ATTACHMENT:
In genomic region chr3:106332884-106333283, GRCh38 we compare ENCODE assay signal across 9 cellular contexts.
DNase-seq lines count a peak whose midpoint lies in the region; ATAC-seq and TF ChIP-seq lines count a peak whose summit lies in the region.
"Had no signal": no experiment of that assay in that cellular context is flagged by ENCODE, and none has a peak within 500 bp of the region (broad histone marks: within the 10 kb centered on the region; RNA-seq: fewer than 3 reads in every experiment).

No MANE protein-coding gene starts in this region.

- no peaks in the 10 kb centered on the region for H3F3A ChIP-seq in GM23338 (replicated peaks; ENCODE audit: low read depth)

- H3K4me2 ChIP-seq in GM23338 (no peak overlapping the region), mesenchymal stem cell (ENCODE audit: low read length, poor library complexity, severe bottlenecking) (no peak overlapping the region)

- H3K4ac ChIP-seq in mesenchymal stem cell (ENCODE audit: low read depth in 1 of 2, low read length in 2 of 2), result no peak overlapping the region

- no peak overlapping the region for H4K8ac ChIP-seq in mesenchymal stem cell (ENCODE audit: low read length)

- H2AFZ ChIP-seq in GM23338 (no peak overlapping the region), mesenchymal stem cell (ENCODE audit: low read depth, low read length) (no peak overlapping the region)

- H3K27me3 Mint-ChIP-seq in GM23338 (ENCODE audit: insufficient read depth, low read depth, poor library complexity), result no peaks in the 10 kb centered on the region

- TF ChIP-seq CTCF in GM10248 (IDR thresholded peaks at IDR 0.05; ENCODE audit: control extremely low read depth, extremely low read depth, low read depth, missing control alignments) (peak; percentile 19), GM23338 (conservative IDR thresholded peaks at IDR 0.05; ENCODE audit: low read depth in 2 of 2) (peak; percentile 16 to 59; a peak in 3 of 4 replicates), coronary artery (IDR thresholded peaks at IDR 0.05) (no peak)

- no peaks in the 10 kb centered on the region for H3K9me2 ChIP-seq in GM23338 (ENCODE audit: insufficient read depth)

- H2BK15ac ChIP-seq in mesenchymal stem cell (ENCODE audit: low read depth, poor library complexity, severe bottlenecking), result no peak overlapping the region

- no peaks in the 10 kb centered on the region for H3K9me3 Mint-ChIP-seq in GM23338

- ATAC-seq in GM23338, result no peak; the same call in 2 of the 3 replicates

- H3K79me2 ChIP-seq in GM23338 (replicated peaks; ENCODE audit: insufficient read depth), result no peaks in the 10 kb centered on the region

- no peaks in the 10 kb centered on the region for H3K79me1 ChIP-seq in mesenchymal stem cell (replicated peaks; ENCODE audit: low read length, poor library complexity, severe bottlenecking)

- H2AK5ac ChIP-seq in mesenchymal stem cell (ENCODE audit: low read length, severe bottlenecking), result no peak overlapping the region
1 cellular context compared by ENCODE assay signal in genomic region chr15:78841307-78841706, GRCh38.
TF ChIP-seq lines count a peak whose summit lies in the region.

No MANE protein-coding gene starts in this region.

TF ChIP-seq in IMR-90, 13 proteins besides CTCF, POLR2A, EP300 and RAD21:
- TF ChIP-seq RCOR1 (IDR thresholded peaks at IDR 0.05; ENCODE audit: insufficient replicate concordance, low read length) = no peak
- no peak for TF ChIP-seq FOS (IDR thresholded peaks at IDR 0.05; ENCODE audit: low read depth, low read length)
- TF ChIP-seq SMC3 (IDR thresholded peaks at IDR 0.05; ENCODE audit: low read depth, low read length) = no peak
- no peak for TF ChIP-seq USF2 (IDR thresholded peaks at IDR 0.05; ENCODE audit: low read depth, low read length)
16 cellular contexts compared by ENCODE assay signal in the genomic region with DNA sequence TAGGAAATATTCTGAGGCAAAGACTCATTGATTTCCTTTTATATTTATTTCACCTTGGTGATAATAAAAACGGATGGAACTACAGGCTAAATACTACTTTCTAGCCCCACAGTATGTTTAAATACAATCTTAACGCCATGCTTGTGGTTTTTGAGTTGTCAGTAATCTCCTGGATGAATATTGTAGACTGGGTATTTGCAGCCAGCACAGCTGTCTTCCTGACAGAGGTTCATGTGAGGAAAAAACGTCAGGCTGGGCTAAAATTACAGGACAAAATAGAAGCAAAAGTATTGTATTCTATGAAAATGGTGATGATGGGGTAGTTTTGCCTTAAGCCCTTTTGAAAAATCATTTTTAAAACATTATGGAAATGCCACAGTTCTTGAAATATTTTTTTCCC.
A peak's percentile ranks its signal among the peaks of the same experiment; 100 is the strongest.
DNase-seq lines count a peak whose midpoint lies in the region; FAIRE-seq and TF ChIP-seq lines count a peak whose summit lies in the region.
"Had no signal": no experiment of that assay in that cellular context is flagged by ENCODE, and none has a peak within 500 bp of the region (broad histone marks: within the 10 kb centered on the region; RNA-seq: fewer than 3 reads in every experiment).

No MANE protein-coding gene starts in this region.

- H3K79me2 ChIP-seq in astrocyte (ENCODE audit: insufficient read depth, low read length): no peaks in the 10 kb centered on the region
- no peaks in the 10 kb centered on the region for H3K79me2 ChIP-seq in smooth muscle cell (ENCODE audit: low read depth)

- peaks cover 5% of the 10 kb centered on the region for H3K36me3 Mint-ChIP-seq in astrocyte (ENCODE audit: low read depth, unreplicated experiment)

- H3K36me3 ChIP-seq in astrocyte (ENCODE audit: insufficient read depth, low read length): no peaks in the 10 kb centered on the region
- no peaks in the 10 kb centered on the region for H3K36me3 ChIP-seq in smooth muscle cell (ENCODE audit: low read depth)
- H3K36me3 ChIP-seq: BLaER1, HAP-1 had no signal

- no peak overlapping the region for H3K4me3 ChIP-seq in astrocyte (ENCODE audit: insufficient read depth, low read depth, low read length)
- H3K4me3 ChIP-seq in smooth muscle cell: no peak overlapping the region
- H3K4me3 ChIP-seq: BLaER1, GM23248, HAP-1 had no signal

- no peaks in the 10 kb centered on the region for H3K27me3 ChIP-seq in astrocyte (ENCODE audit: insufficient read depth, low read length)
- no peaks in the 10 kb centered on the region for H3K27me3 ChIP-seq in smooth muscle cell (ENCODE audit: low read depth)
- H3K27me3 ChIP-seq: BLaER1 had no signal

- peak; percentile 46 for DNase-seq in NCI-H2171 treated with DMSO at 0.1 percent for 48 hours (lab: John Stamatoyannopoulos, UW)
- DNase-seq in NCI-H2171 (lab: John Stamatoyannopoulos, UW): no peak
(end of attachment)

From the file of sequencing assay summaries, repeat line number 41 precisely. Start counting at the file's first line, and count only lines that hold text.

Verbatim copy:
- no peaks in the 10 kb centered on the region for H3K27me3 ChIP-seq in astrocyte (ENCODE audit: insufficient read depth, low read length)